Exploring the possible human security impact of introducing Blockchain Technologies in Health Canada’s Cannabis supply chain.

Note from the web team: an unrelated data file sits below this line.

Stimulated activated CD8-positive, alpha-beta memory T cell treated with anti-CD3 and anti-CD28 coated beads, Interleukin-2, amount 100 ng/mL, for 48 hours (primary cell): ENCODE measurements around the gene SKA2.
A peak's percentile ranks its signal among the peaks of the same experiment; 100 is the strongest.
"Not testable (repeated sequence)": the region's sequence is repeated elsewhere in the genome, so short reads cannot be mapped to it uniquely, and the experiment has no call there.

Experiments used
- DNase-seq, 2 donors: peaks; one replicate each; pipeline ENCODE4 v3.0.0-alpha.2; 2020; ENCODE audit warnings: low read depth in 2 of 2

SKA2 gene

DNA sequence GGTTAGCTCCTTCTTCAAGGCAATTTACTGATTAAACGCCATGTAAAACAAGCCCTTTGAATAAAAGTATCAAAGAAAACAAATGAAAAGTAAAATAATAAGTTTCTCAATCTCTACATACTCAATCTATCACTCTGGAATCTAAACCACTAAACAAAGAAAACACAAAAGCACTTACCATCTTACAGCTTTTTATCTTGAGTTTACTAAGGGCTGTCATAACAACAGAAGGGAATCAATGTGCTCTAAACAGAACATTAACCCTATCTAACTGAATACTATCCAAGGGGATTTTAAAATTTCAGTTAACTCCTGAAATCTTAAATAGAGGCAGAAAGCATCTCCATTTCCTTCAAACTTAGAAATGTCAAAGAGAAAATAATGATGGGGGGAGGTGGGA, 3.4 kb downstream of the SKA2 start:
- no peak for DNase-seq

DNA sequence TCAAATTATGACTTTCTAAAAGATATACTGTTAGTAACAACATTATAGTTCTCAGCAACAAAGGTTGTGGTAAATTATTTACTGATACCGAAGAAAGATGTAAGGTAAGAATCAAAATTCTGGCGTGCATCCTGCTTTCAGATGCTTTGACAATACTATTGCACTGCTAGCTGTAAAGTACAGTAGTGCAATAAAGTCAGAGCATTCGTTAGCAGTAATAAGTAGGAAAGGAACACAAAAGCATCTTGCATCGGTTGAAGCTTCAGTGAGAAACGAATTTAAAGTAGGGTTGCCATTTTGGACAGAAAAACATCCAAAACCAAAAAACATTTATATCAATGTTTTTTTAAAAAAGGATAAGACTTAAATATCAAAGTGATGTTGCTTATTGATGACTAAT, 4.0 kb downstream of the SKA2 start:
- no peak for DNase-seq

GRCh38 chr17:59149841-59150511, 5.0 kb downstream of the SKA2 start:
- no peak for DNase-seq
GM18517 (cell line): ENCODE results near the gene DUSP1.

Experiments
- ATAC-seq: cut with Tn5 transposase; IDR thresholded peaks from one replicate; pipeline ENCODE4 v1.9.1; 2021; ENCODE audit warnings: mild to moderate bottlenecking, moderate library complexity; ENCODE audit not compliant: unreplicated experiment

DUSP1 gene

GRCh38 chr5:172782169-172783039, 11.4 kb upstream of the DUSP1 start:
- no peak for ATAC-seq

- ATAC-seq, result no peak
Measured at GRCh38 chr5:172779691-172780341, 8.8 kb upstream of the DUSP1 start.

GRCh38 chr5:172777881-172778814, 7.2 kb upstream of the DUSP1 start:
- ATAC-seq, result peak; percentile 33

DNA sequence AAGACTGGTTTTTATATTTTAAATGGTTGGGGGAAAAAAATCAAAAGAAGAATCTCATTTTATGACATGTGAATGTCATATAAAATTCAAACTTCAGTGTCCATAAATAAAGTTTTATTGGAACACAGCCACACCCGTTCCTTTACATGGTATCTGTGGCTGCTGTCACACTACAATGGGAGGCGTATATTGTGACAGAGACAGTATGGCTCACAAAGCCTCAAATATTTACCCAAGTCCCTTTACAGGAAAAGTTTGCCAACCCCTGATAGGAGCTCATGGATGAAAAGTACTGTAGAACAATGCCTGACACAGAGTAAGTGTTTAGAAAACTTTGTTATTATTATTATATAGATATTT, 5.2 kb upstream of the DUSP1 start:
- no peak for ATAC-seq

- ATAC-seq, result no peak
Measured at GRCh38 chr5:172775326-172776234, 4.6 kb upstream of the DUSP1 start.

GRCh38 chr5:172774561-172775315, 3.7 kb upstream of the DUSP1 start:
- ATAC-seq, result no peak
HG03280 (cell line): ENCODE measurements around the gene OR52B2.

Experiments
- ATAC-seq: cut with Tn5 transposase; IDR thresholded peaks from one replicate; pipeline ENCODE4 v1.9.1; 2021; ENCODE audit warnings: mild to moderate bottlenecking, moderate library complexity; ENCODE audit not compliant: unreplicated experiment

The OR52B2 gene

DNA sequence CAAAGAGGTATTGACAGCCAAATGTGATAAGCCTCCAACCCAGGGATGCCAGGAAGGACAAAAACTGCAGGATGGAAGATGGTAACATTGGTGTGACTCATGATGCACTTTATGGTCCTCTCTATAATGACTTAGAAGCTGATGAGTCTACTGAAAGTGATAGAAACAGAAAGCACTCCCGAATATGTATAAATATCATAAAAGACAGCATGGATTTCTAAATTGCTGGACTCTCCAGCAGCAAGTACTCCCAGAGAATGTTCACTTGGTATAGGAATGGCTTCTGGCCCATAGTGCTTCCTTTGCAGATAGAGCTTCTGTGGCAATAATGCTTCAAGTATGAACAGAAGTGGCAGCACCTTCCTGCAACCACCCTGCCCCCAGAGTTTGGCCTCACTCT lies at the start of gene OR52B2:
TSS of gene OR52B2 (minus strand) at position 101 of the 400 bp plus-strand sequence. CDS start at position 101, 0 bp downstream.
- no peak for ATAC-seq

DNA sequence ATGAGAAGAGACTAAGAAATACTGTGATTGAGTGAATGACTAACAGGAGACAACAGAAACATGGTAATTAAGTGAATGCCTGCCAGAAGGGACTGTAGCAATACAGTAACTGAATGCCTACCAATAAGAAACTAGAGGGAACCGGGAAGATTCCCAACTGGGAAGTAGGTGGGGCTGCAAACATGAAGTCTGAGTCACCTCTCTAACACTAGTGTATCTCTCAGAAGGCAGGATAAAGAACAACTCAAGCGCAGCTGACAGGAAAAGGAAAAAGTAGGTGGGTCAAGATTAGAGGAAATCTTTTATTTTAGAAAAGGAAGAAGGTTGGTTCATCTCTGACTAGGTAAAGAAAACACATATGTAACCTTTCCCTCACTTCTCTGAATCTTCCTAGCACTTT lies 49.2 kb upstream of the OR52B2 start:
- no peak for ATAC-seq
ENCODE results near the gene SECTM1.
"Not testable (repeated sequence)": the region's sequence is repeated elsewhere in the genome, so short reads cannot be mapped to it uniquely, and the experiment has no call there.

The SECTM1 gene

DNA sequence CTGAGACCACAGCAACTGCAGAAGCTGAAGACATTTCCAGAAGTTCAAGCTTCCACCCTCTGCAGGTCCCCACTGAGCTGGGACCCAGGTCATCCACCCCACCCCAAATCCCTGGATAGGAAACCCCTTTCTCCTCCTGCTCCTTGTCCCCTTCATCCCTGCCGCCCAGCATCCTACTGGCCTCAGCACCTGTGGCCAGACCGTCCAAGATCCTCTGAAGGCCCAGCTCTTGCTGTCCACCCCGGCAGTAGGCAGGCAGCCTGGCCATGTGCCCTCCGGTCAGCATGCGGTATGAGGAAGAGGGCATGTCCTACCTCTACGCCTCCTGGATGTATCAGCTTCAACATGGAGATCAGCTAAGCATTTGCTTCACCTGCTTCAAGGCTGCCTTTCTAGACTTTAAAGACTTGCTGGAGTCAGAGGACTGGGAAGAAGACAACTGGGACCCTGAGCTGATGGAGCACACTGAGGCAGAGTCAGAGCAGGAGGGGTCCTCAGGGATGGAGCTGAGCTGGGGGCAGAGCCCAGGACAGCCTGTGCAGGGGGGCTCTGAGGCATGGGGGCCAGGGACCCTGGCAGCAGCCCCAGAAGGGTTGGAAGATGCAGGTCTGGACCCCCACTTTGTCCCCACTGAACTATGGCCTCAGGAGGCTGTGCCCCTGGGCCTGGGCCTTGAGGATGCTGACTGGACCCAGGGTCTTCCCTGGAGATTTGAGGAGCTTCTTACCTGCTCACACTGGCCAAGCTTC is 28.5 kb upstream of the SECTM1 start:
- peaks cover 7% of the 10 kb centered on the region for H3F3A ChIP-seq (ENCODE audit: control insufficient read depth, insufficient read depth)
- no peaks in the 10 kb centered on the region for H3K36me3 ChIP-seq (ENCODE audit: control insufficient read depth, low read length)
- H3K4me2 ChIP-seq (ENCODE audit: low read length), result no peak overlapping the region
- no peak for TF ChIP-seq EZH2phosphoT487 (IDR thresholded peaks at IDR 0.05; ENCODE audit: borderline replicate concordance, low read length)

Purpose: This research paper explores how and in what ways Health Canada can use blockchain technology to better regulate its cannabis supply chain and improve human security. Methodology: The study used the case study methodology to examine Health Canada’s capacity to detect and prevent infiltration of illegal cannabis in its supply chain. The case study review also explored how blockchain could be used to mitigate some of the identified weaknesses in the state’s capacity. Findings: A critical analysis of the Canadian Government regulatory framework reveals that though the existing state surveillance of the cannabis value chain is improving human security, there is need for greater stringency. Currently, Health Canada’s regulated cannabis supply chain has a fundamental weakness: its monitoring and surveillance is human dependent, making the institution increasingly vulnerable to the infiltration of cannabis from the black market. The shortcomings of human surveillance has resulted in the poor rating of the production of and distribution of cannabis, by customers. If Health Canada continues with its current strategy, there is a risk that consumers will gravitate towards cannabis produced on the black market, which is incidentally cheaper and rated at a higher quality. The introduction of blockchain technology would shift Health Canada’s regulatory burden from a human-dependent model to a system of shared responsibility of all the stakeholders in the Cannabis ecosystem. Moreover, blockchain technology could be used to track the production and distribution of cannabis from seed to consumer; improve the capacity of the state to monitor quality standards; and trace and detect microbial and chemical contaminants; thus, minimizing risks to consumers. Implications: This study sheds light on the strengths and weaknesses of Canada’s cannabis supply chain. It provides industry practitioners such as scientists, entrepreneurs and governments with a framework to improve human security through the establishment of a robustly regulated cannabis supply chain. Originality: This study differs from existing literature in that it focuses specifically on the use of blockchain technology to improve human security in the context of the cannabis industry.